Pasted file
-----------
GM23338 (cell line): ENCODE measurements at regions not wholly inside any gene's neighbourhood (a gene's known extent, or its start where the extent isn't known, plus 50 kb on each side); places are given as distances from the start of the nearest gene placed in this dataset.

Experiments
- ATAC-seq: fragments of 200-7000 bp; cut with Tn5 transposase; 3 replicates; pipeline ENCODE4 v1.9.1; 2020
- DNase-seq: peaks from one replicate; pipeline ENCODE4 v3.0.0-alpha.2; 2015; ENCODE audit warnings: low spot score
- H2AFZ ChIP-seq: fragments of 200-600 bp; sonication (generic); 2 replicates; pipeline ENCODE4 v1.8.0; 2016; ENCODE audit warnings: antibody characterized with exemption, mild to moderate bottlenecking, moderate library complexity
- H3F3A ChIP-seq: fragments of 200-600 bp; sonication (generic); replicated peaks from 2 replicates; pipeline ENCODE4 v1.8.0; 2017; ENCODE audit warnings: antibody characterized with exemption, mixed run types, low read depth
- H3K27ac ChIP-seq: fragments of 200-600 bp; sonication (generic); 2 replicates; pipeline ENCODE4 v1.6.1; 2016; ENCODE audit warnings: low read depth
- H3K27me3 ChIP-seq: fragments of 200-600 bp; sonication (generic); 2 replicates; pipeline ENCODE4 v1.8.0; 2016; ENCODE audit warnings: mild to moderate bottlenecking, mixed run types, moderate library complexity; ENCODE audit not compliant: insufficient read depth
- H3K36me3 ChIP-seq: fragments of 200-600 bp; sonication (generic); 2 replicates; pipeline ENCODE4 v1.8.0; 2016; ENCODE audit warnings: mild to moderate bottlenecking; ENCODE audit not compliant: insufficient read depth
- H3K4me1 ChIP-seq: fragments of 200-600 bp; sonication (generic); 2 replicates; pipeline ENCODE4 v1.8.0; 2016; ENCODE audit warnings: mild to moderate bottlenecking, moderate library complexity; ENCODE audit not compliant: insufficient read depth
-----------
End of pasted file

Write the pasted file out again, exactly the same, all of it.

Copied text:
GM23338 (cell line): ENCODE measurements at regions not wholly inside any gene's neighbourhood (a gene's known extent, or its start where the extent isn't known, plus 50 kb on each side); places are given as distances from the start of the nearest gene placed in this dataset.

Experiments
- ATAC-seq: fragments of 200-7000 bp; cut with Tn5 transposase; 3 replicates; pipeline ENCODE4 v1.9.1; 2020
- DNase-seq: peaks from one replicate; pipeline ENCODE4 v3.0.0-alpha.2; 2015; ENCODE audit warnings: low spot score
- H2AFZ ChIP-seq: fragments of 200-600 bp; sonication (generic); 2 replicates; pipeline ENCODE4 v1.8.0; 2016; ENCODE audit warnings: antibody characterized with exemption, mild to moderate bottlenecking, moderate library complexity
- H3F3A ChIP-seq: fragments of 200-600 bp; sonication (generic); replicated peaks from 2 replicates; pipeline ENCODE4 v1.8.0; 2017; ENCODE audit warnings: antibody characterized with exemption, mixed run types, low read depth
- H3K27ac ChIP-seq: fragments of 200-600 bp; sonication (generic); 2 replicates; pipeline ENCODE4 v1.6.1; 2016; ENCODE audit warnings: low read depth
- H3K27me3 ChIP-seq: fragments of 200-600 bp; sonication (generic); 2 replicates; pipeline ENCODE4 v1.8.0; 2016; ENCODE audit warnings: mild to moderate bottlenecking, mixed run types, moderate library complexity; ENCODE audit not compliant: insufficient read depth
- H3K36me3 ChIP-seq: fragments of 200-600 bp; sonication (generic); 2 replicates; pipeline ENCODE4 v1.8.0; 2016; ENCODE audit warnings: mild to moderate bottlenecking; ENCODE audit not compliant: insufficient read depth
- H3K4me1 ChIP-seq: fragments of 200-600 bp; sonication (generic); 2 replicates; pipeline ENCODE4 v1.8.0; 2016; ENCODE audit warnings: mild to moderate bottlenecking, moderate library complexity; ENCODE audit not compliant: insufficient read depth